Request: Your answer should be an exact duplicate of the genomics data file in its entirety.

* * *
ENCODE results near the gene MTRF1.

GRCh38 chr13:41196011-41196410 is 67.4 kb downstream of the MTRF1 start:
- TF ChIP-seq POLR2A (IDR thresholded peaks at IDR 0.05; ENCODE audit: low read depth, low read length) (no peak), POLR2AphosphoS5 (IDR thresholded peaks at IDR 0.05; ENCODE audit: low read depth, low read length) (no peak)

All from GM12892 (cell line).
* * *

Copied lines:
ENCODE results near the gene MTRF1.

GRCh38 chr13:41196011-41196410 is 67.4 kb downstream of the MTRF1 start:
- TF ChIP-seq POLR2A (IDR thresholded peaks at IDR 0.05; ENCODE audit: low read depth, low read length) (no peak), POLR2AphosphoS5 (IDR thresholded peaks at IDR 0.05; ENCODE audit: low read depth, low read length) (no peak)

All from GM12892 (cell line).